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Recording your own history can be a rewarding experience, both personally and for your genealogy research—you never know what clues you’ll recall! But it can be frustrating when you don’t remember certain things as clearly as you’d like.
Below are four strategies to jog your memories. Use these to evoke the feelings and facts of specific time periods, people, places or events in your past:
1. Listen to music.
Music can be especially powerful for evoking emotional memories. Play songs from the time period in question and see what feelings and memories surface. Pull out your old music albums, cassette tapes or CDs to remind yourself of your old “must-listen” albums. If you no longer own a device that can play these (or the cassette tape has deteriorated too much), look for updated formats at your local library. You could also use YouTube to look for individual songs or playlists of popular songs for a certain time period. Use search terms to bring up the name of a singer, band, song or album. Try a phrase like songs from the 40s or 1960s music, or do similar searches in your web browser. Billboard Top 100 songs 1955 brings up lists of hits you can then track down individually. If that search doesn’t work for you, try searching the Internet Archive. Its Live Music Archive is strongest for music recorded since the mid-1980s, but there is an enormous collection of Grateful Dead music (for example) that you can stream or download. Browse or search for the recording artists and songs you listened to. Or go way back into your family’s music memories with a digital collection of more than 3000 78rpm records and cylinder recordings from the early 20th century.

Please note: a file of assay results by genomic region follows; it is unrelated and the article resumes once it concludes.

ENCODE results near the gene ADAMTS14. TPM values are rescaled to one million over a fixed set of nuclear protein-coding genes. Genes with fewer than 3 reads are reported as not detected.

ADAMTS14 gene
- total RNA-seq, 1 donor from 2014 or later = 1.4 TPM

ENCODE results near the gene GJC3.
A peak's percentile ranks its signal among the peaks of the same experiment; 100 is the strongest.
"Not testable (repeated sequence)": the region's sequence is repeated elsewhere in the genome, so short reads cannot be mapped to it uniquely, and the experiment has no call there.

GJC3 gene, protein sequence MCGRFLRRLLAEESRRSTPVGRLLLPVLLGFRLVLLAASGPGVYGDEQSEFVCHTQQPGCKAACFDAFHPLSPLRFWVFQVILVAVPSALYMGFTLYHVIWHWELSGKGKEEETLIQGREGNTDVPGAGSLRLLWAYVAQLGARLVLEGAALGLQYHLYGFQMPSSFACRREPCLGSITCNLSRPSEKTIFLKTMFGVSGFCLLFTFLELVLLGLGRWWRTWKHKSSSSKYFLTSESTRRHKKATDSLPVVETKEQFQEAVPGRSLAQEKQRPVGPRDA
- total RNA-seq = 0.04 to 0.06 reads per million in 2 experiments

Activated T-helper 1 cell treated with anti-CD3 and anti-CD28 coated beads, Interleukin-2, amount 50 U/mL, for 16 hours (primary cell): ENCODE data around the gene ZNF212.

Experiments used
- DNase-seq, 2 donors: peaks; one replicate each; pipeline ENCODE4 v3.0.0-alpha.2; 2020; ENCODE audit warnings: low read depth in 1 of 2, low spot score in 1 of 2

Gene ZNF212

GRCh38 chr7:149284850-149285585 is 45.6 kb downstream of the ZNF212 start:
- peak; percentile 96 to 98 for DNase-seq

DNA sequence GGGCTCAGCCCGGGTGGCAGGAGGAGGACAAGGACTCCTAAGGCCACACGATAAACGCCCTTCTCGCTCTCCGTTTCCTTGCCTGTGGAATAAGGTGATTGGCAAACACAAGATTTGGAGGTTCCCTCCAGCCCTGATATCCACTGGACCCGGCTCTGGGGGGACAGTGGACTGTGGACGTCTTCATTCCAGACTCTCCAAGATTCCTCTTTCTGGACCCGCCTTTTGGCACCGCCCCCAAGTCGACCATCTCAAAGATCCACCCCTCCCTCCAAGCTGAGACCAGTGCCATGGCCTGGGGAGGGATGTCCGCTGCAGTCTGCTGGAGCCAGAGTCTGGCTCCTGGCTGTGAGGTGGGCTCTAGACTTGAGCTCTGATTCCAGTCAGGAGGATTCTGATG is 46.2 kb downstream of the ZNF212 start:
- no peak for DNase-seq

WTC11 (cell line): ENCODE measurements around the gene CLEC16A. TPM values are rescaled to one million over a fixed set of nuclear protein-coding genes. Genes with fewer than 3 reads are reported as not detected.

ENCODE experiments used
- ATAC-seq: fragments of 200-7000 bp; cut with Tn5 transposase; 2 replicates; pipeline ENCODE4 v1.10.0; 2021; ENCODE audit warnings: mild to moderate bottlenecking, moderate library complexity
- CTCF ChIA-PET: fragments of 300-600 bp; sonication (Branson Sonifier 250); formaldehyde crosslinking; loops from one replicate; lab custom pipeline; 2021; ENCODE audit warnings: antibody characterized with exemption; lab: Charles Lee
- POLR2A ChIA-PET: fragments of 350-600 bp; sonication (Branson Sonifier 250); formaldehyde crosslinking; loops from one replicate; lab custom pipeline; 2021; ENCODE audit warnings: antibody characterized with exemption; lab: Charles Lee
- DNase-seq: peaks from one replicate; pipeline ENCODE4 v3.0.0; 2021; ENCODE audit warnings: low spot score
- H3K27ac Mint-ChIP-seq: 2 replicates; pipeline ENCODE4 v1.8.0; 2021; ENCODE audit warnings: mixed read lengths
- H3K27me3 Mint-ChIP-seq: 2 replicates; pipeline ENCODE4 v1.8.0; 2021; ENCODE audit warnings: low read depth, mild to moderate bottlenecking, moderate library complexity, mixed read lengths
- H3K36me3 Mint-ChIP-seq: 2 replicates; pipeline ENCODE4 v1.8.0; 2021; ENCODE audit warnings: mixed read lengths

2. Visit a place.
Travel back to the setting of an event or time period. Walk through your old neighborhood, visit your alma mater or stop at the church or courthouse where you were married. If you can’t go to the actual place you want to remember, find a local surrogate to recreate the ambience. Visit a local beach, suburban street, high school football game or neighborhood street festival. The sights, sounds and smells (funnel cake!) may trigger memories. Or make a virtual visit to that place via Google Earth; try the Street View to see the place at eye level. Even things that have changed may make you better recall what was there before.
3. Look at pictures and memorabilia.
Get out your old photo albums, yearbooks, date books, letters, documents, clothing, jewelry, collections, awards, trophies and other mementoes of the past. Spend some time studying them in detail. Who appears in your memorabilia? What event or memory does it represent? Why did you keep it? What was going on in the background? What related memories does the sight of that person/object/place bring to mind?
Contact someone who was part of your life during the time you’re trying to recall. After reconnecting, see if they’re willing to talk about “old times.” Compare memories: It can be both interesting and revealing when you recall things differently. Ask if they recall the things you’re trying to remember—why you all did something, or the name of the person on the left in a photo you can share. A couple words of advice: Be considerate of those whose memories of that time may be unpleasant or who may not want to bring up the past. And don’t argue when your memories conflict.
In the end, you still may not remember every detail as crisply as you’d like. But life-story writing is rewarding when it’s about your feelings and thoughts about the past, not just the memories themselves. Take special note of how your perceptions of the past may have changed (or not).
Reflect on how an event or person changed you—even if you don’t recall them perfectly. Note life lessons you took away with you, particularly those that have guided your life since. Write these things down.
A guided journal such as my book Story of My Life is the perfect place to capture your thoughts and memories. It’s organized by time period and contains hundreds of memory prompts and reflection questions.